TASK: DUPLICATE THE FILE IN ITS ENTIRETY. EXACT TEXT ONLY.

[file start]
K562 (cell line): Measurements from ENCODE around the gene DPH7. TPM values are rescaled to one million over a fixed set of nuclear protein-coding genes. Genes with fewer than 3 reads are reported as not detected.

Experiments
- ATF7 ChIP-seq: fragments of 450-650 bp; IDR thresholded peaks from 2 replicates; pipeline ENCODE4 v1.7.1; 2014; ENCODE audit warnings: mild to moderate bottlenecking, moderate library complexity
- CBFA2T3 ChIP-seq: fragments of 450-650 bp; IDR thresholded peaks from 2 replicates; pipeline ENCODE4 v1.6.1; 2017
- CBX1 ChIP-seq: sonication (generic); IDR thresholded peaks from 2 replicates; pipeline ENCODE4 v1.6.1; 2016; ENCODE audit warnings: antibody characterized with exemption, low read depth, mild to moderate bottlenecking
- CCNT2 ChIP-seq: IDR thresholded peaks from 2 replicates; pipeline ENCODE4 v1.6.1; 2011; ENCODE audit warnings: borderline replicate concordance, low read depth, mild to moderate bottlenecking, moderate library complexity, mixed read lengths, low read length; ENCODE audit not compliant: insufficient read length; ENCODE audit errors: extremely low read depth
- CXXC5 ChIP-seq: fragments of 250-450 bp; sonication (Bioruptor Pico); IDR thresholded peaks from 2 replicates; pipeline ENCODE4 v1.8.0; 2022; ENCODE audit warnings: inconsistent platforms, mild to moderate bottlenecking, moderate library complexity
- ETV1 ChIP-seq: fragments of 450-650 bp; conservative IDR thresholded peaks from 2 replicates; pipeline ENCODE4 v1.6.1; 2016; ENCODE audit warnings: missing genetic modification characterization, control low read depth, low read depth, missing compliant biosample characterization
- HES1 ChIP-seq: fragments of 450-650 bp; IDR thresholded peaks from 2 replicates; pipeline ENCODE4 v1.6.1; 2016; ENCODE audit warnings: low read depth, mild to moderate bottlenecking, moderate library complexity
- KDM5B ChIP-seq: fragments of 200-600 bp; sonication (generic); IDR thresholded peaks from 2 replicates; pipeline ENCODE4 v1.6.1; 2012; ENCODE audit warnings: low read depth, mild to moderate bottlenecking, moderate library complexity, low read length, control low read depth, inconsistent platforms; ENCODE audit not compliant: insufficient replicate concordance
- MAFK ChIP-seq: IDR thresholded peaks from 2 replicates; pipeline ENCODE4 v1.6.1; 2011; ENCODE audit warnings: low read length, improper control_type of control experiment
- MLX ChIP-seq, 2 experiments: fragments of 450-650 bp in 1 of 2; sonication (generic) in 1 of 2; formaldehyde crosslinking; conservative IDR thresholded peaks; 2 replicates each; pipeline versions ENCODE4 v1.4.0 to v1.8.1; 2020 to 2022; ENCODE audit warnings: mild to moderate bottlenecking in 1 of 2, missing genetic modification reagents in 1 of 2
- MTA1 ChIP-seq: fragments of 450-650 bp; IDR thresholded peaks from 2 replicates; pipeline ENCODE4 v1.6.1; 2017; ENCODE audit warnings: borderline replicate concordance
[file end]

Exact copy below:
K562 (cell line): Measurements from ENCODE around the gene DPH7. TPM values are rescaled to one million over a fixed set of nuclear protein-coding genes. Genes with fewer than 3 reads are reported as not detected.

Experiments
- ATF7 ChIP-seq: fragments of 450-650 bp; IDR thresholded peaks from 2 replicates; pipeline ENCODE4 v1.7.1; 2014; ENCODE audit warnings: mild to moderate bottlenecking, moderate library complexity
- CBFA2T3 ChIP-seq: fragments of 450-650 bp; IDR thresholded peaks from 2 replicates; pipeline ENCODE4 v1.6.1; 2017
- CBX1 ChIP-seq: sonication (generic); IDR thresholded peaks from 2 replicates; pipeline ENCODE4 v1.6.1; 2016; ENCODE audit warnings: antibody characterized with exemption, low read depth, mild to moderate bottlenecking
- CCNT2 ChIP-seq: IDR thresholded peaks from 2 replicates; pipeline ENCODE4 v1.6.1; 2011; ENCODE audit warnings: borderline replicate concordance, low read depth, mild to moderate bottlenecking, moderate library complexity, mixed read lengths, low read length; ENCODE audit not compliant: insufficient read length; ENCODE audit errors: extremely low read depth
- CXXC5 ChIP-seq: fragments of 250-450 bp; sonication (Bioruptor Pico); IDR thresholded peaks from 2 replicates; pipeline ENCODE4 v1.8.0; 2022; ENCODE audit warnings: inconsistent platforms, mild to moderate bottlenecking, moderate library complexity
- ETV1 ChIP-seq: fragments of 450-650 bp; conservative IDR thresholded peaks from 2 replicates; pipeline ENCODE4 v1.6.1; 2016; ENCODE audit warnings: missing genetic modification characterization, control low read depth, low read depth, missing compliant biosample characterization
- HES1 ChIP-seq: fragments of 450-650 bp; IDR thresholded peaks from 2 replicates; pipeline ENCODE4 v1.6.1; 2016; ENCODE audit warnings: low read depth, mild to moderate bottlenecking, moderate library complexity
- KDM5B ChIP-seq: fragments of 200-600 bp; sonication (generic); IDR thresholded peaks from 2 replicates; pipeline ENCODE4 v1.6.1; 2012; ENCODE audit warnings: low read depth, mild to moderate bottlenecking, moderate library complexity, low read length, control low read depth, inconsistent platforms; ENCODE audit not compliant: insufficient replicate concordance
- MAFK ChIP-seq: IDR thresholded peaks from 2 replicates; pipeline ENCODE4 v1.6.1; 2011; ENCODE audit warnings: low read length, improper control_type of control experiment
- MLX ChIP-seq, 2 experiments: fragments of 450-650 bp in 1 of 2; sonication (generic) in 1 of 2; formaldehyde crosslinking; conservative IDR thresholded peaks; 2 replicates each; pipeline versions ENCODE4 v1.4.0 to v1.8.1; 2020 to 2022; ENCODE audit warnings: mild to moderate bottlenecking in 1 of 2, missing genetic modification reagents in 1 of 2
- MTA1 ChIP-seq: fragments of 450-650 bp; IDR thresholded peaks from 2 replicates; pipeline ENCODE4 v1.6.1; 2017; ENCODE audit warnings: borderline replicate concordance